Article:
Driving in, my first stop was the International UFO Museum and Research Center. Housed in an old converted movie theatre, it was founded in 1992, just on the cusp of what would be a decade of increasing interest in the Roswell Incident. Thanks to mentions in television programs and films such as The X-Files, Independence Day, Men In Black, Futurama, and the short-lived teen drama Roswell, the town’s name became synonymous with UFOs, extraterrestrials, and government conspiracies.
The museum is essentially one large room, with displays lining the walls. These begin with an account of the basic Roswell myth—that metallic debris was recovered in a rancher’s field after a fierce summer thunderstorm in 1947, and that initial media reports about a captured “flying disc” were quickly watered down to a crashed weather balloon, ending interest in the story. The displays, featuring timelines, news clippings and eyewitness testimony, are not fancy—many are simply text-heavy paper printouts and black and white photographs stapled to the wall. However, this section of the museum does reveal how the Roswell myth connects up with a verifiable story about classified technology and extreme government secrecy early in the cold war.
Back in 1947, Roswell Army Airfield was home to the 509th Bomb Wing, famous for dropping the first atomic bombs on Japan two years earlier, and by then one of ten nuclear bombardment units under Strategic Air Command. Roswell believers argue that America’s expanding nuclear capabilities drew curious or concerned extraterrestrials to the area. Critics point to the known culture of secrecy and exotic technology surrounding nuclear weapons to explain any suspicious behavior, and to the military’s classified Project Mogul—an attempt to use high-altitude balloons launched from Alamogordo to surreptitiously detect signs of Soviet nuclear detonations—as the source of debris that could not be publicly acknowledged.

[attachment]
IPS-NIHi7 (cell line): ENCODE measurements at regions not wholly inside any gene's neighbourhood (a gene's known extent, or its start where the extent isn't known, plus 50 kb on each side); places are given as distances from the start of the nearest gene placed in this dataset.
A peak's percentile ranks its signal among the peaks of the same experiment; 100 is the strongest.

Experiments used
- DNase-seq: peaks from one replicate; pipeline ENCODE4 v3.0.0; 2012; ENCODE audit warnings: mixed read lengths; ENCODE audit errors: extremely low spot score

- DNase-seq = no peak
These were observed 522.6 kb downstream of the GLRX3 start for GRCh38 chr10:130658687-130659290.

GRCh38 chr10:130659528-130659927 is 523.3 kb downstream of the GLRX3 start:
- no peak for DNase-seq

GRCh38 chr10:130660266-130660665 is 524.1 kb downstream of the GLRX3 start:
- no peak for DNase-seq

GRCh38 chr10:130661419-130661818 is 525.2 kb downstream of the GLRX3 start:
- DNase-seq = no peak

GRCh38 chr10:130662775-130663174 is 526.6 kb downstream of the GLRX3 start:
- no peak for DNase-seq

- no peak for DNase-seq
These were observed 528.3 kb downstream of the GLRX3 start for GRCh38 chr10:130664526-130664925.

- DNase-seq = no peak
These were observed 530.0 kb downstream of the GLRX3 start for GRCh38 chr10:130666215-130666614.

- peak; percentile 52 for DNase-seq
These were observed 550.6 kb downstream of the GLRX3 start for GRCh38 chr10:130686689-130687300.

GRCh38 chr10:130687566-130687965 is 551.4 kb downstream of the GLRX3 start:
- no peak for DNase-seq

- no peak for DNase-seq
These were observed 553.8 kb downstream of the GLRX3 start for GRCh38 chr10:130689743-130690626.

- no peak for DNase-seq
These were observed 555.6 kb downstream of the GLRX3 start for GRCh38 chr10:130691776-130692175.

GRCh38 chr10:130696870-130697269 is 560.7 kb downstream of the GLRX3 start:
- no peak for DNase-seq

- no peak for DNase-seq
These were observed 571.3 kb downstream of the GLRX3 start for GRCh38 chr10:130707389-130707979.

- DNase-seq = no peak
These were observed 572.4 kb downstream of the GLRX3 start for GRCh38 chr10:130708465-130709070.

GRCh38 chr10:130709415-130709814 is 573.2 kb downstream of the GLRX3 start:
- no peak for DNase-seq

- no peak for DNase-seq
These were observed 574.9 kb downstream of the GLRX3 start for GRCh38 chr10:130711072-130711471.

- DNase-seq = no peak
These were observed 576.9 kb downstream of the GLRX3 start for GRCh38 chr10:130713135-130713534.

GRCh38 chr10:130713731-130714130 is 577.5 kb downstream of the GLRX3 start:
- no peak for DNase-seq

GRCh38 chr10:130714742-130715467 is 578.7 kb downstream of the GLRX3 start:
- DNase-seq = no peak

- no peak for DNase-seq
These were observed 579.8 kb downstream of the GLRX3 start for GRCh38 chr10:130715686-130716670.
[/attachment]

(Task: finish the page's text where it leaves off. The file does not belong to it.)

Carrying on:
A towering replica of the alien robot Gort from the 1951 sci-fi classic The Day The Earth Stood Still signals the widening of the collection’s scope to encompass the general theme of aliens and UFOs. The eclectic collection contains everything from folk art renderings of aliens, blurry photographs of lights in the sky, and dioramas depicting Nazi officers working on saucer-shaped aircraft.
Fig 1. UFO Model